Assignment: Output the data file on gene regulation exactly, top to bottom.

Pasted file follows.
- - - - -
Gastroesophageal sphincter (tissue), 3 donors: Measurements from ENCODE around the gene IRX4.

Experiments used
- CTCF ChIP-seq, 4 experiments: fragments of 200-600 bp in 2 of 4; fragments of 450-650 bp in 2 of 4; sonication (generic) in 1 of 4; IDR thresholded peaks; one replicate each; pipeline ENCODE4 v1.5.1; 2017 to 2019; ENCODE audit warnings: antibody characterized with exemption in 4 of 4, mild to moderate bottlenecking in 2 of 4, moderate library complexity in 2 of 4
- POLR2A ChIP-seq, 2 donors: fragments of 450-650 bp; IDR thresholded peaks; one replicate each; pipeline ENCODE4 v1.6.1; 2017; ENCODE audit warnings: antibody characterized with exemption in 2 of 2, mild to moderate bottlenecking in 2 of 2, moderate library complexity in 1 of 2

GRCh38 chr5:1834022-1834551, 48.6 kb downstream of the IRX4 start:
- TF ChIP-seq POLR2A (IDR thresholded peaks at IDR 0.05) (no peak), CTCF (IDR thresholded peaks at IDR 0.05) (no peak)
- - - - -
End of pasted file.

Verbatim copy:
Gastroesophageal sphincter (tissue), 3 donors: Measurements from ENCODE around the gene IRX4.

Experiments used
- CTCF ChIP-seq, 4 experiments: fragments of 200-600 bp in 2 of 4; fragments of 450-650 bp in 2 of 4; sonication (generic) in 1 of 4; IDR thresholded peaks; one replicate each; pipeline ENCODE4 v1.5.1; 2017 to 2019; ENCODE audit warnings: antibody characterized with exemption in 4 of 4, mild to moderate bottlenecking in 2 of 4, moderate library complexity in 2 of 4
- POLR2A ChIP-seq, 2 donors: fragments of 450-650 bp; IDR thresholded peaks; one replicate each; pipeline ENCODE4 v1.6.1; 2017; ENCODE audit warnings: antibody characterized with exemption in 2 of 2, mild to moderate bottlenecking in 2 of 2, moderate library complexity in 1 of 2

GRCh38 chr5:1834022-1834551, 48.6 kb downstream of the IRX4 start:
- TF ChIP-seq POLR2A (IDR thresholded peaks at IDR 0.05) (no peak), CTCF (IDR thresholded peaks at IDR 0.05) (no peak)